The United Auto Workers (UAW) strike has cost the economy $4billion in lost wages and losses to manufacturers, dealerships and customers, a new report has found.
Workers lost $325 million in direct wages and Detroit’s big three – Ford, General Motors, and Stellantis (Chrysler) – lost $1.12 billion.
Suppliers lost $1.29 billion due to a decrease in demand for automotive parts and components, and auto dealers and customers lost $1.2 billion.
‘Suppliers were particularly hard-hit by the UAW’s strategy of announcing specific plants to be struck just hours before they were shut down,’ said Patrick Anderson, AEG’s principal and CEO.
Workers stand on the picket line outside the General Motors Lansing Delta Plant in Michigan. Anderson Economic Group (AEG) estimates the strike has cost the economy nearly $4 billion
UAW members striking at the Stellantis Toledo Assembly Plant in Ohio. The AEG report found that workers lost $325 million in direct wages
Workers take part in the strike at the Ford assembly plant in Chicago. On Monday, General Motors and Ford indefinitely laid off an additional 500 workers due to the strike
‘The shutdown of 38 parts distributions centers also crimped dealership service operations and, of course, caused more UAW workers to lose wages.’
Anderson noted that when distribution centers were shut down, the strike’s impact spread past the parties involved in negotiations and trickled down the dealers, customers and additional suppliers.
‘When the innocent bystanders begin to feel it, it will affect the generally supportive sentiment Americans have been expressing about the UAW’s demands thus far in the strike,’ he said.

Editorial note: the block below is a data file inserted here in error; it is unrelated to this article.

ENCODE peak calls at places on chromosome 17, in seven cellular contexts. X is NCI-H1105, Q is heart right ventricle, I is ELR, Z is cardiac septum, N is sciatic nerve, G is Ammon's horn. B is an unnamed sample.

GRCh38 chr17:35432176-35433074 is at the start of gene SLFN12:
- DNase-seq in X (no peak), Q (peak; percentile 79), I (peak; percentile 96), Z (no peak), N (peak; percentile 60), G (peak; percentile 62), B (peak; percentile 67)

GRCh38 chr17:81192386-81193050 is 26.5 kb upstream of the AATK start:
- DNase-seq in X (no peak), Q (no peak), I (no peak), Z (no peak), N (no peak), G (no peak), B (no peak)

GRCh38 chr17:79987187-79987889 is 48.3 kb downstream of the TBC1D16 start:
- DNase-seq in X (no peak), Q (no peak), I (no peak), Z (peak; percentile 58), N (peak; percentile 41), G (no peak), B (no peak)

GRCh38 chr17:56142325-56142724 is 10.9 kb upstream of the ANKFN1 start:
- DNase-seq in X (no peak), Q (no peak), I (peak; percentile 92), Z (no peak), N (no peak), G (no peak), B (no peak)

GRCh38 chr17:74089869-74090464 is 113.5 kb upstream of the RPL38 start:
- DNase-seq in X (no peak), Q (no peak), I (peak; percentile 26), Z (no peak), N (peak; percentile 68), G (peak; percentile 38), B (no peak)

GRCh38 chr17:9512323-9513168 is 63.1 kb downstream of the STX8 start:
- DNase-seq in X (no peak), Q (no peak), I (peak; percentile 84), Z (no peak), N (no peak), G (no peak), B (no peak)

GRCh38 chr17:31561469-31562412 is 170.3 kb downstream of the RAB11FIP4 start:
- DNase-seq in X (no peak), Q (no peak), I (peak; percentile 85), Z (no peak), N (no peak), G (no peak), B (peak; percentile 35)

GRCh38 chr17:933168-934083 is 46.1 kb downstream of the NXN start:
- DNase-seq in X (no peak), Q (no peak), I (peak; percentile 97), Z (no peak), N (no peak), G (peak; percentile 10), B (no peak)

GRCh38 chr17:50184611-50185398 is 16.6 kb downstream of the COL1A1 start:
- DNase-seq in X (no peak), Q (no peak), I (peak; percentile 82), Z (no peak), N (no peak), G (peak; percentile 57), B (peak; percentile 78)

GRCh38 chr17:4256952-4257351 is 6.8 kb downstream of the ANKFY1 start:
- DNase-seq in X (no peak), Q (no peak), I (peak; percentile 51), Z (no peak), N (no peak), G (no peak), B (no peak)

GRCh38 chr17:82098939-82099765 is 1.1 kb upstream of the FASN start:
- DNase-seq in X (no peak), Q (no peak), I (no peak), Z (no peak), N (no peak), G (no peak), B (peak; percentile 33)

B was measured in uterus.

The analysis did not include additional plant closures or strikes announced on or after September 29.
Union members have been on strike at Ford, Stellantis and General Motors plants in Michigan, Missouri and Ohio since September 15.
On Friday, UAW president Shawn Fain announced an additional 7,000 workers will join the picket line, bringing the total number striking to over 25,000.
AEG predicts the third week of strikes will significantly impact Ford, the newest round of strikes will impact production and sales of some of their most profitable models, the Ford Explorer and the Lincoln Aviator.
General Motors and Ford said on Monday they will be indefinitely laying off another 500 workers at four Midwestern plants due to the impacts of the strike.
On Friday, Ford Motor Chief Executive Jim Farley accused the UAW of holding negations hostage to force them to pay workers at a new battery plant.
A Scabby the Ray inflatable is driven by the Stellantis Toledo plant. The AEG report said manufactures lost $1.12 billion
Picketers get creative with their apparel while striking. The report found suppliers lost $1.29 billion and auto dealers and customers lost $1.2 billion
A UAW member is seen wearing a Jason mask while picketing. Automaker leaders have accused the UAW of holding the negotiations hostage
‘We believe the UAW is holding up the deal over battery plants that won’t come online for another two to three years,’ Farley said.
A statement from General Motors CEO Mary Barra on Friday nearly accuses Fain of negotiating in bad faith.
‘UAW leadership continues to expand the strike while upping the rhetoric and the theatrics. It’s clear that there is no real intent to get to an agreement,’ said Barra.
‘By their own admission, the UAW leadership’s plan from the beginning has been to drag their membership into a long, unnecessary strike to further their own personal and political agendas.’
‘It is clear Shawn Fain wants to make history for himself, but it can’t be to the detriment of our represented team members and the industry,’ she added.
UAW President Shawn Fain (right) posing with a supporter at the Stellantis Toledo plant. On Friday, Fain announced an additional 7,000 workers will join the picket line
President Joe Biden made history last week becoming the first modern president to join striking workers
President Joe Biden joined the picket line for 12 minutes last week, becoming the first president in modern history to join striking workers.
The union and automakers remain far apart on key economic issues. The UAW is asking for a 40 percent pay increase and an end to the two-tier wage system.
Automakers have countered with offers with a pay increase around around 20 percent.